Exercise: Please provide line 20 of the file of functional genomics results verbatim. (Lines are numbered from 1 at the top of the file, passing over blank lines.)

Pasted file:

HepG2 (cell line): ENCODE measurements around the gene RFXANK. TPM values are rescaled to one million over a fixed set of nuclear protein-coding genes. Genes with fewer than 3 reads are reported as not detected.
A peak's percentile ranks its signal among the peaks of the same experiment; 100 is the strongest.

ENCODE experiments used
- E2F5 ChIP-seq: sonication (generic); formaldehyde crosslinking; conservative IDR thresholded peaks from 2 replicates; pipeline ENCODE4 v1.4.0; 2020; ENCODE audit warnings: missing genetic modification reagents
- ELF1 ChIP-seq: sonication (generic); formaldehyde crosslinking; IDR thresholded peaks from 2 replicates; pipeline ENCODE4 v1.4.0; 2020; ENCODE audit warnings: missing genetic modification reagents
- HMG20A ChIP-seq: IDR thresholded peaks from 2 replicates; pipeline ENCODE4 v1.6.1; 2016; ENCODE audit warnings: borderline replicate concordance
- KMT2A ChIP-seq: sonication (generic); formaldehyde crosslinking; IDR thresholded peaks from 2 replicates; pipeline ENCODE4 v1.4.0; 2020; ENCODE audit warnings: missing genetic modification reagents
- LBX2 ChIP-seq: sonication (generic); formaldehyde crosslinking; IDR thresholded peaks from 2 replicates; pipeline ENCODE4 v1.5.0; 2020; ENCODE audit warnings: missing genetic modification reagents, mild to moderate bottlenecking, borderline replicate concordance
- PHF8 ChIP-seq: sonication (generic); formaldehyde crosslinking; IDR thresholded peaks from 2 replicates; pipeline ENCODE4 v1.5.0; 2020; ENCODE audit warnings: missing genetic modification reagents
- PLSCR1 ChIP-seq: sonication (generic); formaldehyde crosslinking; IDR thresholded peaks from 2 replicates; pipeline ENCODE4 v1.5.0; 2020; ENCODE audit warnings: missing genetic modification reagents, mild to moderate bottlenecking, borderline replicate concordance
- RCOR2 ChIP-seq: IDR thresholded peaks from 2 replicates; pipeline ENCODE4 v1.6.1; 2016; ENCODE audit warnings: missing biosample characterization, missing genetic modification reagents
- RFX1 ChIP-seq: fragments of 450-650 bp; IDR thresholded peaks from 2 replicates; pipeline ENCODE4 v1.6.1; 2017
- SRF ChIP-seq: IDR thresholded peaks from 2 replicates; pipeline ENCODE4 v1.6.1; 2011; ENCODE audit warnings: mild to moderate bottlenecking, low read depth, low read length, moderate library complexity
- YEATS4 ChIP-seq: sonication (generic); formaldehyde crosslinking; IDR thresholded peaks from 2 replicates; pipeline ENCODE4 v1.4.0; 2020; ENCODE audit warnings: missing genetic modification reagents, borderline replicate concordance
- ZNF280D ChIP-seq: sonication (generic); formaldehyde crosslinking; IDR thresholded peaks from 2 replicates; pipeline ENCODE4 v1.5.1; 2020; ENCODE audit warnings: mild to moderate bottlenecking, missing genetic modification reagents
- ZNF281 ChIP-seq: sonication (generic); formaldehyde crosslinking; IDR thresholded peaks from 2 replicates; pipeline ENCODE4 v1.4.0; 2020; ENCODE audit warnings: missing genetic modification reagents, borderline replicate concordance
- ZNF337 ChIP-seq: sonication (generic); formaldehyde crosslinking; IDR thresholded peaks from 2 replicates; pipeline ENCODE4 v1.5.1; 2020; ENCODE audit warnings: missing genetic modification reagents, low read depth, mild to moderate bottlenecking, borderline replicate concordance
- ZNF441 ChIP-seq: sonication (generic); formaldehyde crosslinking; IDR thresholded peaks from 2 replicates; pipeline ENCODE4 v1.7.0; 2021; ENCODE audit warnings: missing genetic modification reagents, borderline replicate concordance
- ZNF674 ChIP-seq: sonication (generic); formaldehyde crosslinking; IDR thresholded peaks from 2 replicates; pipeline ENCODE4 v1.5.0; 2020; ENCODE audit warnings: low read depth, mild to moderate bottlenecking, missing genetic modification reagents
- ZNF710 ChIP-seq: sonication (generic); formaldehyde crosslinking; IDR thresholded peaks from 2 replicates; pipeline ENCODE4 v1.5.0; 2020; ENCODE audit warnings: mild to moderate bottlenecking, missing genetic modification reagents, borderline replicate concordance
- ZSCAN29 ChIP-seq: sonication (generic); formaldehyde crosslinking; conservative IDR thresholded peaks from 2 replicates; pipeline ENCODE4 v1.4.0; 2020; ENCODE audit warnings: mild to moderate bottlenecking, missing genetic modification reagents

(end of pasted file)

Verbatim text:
- ZNF710 ChIP-seq: sonication (generic); formaldehyde crosslinking; IDR thresholded peaks from 2 replicates; pipeline ENCODE4 v1.5.0; 2020; ENCODE audit warnings: mild to moderate bottlenecking, missing genetic modification reagents, borderline replicate concordance